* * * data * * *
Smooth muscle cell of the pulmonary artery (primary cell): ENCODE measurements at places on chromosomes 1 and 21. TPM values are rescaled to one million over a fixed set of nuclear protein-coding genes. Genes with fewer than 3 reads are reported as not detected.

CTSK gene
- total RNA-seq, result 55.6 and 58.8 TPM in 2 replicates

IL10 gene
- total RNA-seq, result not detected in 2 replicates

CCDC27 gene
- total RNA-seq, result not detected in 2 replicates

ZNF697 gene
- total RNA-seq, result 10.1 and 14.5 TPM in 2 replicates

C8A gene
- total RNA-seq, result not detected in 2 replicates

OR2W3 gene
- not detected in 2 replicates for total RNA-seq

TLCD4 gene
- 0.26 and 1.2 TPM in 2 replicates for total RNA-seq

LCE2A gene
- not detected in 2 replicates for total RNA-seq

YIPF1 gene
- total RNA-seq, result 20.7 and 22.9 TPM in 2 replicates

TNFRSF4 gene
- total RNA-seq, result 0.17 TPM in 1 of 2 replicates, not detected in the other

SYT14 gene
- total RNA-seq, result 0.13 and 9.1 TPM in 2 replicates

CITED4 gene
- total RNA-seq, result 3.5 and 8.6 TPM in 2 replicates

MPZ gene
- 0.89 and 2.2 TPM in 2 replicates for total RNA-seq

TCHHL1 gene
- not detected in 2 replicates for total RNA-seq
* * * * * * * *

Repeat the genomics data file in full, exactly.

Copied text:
Smooth muscle cell of the pulmonary artery (primary cell): ENCODE measurements at places on chromosomes 1 and 21. TPM values are rescaled to one million over a fixed set of nuclear protein-coding genes. Genes with fewer than 3 reads are reported as not detected.

CTSK gene
- total RNA-seq, result 55.6 and 58.8 TPM in 2 replicates

IL10 gene
- total RNA-seq, result not detected in 2 replicates

CCDC27 gene
- total RNA-seq, result not detected in 2 replicates

ZNF697 gene
- total RNA-seq, result 10.1 and 14.5 TPM in 2 replicates

C8A gene
- total RNA-seq, result not detected in 2 replicates

OR2W3 gene
- not detected in 2 replicates for total RNA-seq

TLCD4 gene
- 0.26 and 1.2 TPM in 2 replicates for total RNA-seq

LCE2A gene
- not detected in 2 replicates for total RNA-seq

YIPF1 gene
- total RNA-seq, result 20.7 and 22.9 TPM in 2 replicates

TNFRSF4 gene
- total RNA-seq, result 0.17 TPM in 1 of 2 replicates, not detected in the other

SYT14 gene
- total RNA-seq, result 0.13 and 9.1 TPM in 2 replicates

CITED4 gene
- total RNA-seq, result 3.5 and 8.6 TPM in 2 replicates

MPZ gene
- 0.89 and 2.2 TPM in 2 replicates for total RNA-seq

TCHHL1 gene
- not detected in 2 replicates for total RNA-seq